Martijn van Oosterhout wrote:
On Fri, Sep 29, 2006 at 10:51:32AM +0100, Heikki Linnakangas wrote:
After some thought:
Imagine a normal B-tree just like what we have now. But when there is
more than one tuple on the same heap page with consecutive index keys,
we represent all of them in a single index tuple that contains the key
of the first one of them, and a (run-length encoded) bitmap of the
OffsetNumbers. We should get most of the space and I/O savings as with
the original proposal, but we can vacuum it without re-evaluating index
I think something like this has been discussed before. Where an index
tuple currently has the key values followed by a ctid, simply change
that so that it can be a list of ctid's, in order.
Actually it's t_tid followed by t_info (which is size + flags) followed
by key values.
This works on having the same key, but doesn't care if the tuples are
on the same page. It used to be not possible because of how to handle
forward and backward scanning within an index entry during updates. I
think with the new "page at a time" index scanning, this got a lot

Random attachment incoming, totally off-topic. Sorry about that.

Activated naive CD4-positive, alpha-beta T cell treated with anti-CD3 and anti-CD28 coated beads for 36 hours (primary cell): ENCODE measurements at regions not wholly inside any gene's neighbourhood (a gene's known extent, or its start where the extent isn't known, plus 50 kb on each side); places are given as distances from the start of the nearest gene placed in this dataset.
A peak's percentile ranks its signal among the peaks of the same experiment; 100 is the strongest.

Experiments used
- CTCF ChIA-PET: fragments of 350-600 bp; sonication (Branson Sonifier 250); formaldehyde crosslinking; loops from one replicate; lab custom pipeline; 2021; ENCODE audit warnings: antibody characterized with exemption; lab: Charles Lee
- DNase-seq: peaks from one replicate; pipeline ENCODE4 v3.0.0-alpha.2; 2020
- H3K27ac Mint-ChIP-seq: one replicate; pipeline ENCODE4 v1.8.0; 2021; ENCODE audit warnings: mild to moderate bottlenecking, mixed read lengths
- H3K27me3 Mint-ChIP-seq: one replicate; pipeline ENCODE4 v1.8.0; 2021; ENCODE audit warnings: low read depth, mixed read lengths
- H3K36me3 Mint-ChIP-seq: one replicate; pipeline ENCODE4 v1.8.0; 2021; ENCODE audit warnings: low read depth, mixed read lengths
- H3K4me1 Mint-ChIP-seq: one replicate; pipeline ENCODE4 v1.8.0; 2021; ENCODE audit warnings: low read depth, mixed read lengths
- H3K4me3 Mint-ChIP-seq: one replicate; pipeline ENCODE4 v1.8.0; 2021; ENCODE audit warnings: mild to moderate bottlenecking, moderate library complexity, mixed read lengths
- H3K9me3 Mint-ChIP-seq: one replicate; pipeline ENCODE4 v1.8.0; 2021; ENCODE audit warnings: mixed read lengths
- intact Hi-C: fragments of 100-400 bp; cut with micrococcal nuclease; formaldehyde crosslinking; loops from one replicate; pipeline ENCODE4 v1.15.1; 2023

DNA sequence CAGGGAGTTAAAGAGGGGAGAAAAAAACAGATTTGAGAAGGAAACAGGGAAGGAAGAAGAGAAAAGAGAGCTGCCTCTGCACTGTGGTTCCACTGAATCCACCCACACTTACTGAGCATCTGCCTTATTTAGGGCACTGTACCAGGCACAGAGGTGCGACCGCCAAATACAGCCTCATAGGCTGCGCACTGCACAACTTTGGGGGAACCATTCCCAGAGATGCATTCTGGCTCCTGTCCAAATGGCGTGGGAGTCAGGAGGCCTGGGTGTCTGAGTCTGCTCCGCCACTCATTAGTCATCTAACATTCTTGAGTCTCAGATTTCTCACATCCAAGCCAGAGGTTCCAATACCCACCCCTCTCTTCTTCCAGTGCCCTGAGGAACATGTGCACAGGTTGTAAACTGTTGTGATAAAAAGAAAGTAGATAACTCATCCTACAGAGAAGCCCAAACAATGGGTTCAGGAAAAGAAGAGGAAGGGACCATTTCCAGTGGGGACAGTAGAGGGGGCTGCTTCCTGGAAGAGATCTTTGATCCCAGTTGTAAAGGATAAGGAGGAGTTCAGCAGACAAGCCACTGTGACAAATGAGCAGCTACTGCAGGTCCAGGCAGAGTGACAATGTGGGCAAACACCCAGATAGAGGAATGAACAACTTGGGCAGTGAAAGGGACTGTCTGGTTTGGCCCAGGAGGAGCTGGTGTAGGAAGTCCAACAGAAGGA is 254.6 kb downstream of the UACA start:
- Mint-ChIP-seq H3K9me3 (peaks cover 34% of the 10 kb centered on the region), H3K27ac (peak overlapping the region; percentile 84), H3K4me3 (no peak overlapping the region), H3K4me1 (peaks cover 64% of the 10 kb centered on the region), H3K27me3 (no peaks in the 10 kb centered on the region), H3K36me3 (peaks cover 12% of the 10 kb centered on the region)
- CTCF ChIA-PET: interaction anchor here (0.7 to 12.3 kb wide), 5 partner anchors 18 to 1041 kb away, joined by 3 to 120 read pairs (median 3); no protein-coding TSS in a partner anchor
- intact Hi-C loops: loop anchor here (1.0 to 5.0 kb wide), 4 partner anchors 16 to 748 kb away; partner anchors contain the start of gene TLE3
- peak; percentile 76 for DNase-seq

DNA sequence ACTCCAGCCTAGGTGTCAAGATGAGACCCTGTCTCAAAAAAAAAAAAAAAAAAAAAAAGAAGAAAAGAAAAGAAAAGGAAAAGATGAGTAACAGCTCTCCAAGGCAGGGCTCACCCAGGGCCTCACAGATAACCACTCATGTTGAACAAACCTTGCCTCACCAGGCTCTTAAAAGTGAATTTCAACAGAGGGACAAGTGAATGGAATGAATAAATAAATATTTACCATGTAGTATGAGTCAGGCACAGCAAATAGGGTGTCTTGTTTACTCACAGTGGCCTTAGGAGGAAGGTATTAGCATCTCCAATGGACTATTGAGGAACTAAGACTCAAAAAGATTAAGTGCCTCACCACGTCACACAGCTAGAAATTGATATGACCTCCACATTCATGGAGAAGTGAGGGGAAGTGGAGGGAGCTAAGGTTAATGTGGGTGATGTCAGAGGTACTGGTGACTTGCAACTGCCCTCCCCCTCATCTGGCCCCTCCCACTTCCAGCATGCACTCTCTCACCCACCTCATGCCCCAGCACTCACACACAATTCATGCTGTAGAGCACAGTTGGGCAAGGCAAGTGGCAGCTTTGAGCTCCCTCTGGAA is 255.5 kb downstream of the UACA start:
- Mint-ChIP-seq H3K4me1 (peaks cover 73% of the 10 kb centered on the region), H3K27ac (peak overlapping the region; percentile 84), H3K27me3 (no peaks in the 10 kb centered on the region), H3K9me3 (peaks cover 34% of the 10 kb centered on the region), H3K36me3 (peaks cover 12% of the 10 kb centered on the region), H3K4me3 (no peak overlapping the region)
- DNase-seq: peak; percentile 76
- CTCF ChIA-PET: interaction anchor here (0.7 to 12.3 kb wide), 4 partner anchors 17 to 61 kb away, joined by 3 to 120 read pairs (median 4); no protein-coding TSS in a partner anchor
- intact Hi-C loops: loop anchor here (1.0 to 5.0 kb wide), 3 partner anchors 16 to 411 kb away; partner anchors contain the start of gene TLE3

I'm not very interested in the case where you have a lot of equal keys,
I think the bitmap index am is more suitable for that. The Block B-tree
could be used whenever you have a clustered table (including unique
indexes). Some DBMSs have index-organized-tables for the same use case.
When I tested a prototype of the original idea with TPC-C (DBT-2) data,
a block index on the order_line table was under 2% of the size of a
normal B-tree. That's very close to a best-case scenario; narrow rows
and a completely clustered table. I'm aiming at that order of magnitude
reduction in storage size.
One issue is that a single index page could hold more than 1000 index
entries, which might cause problems for callers.
I don't think that's a problem.
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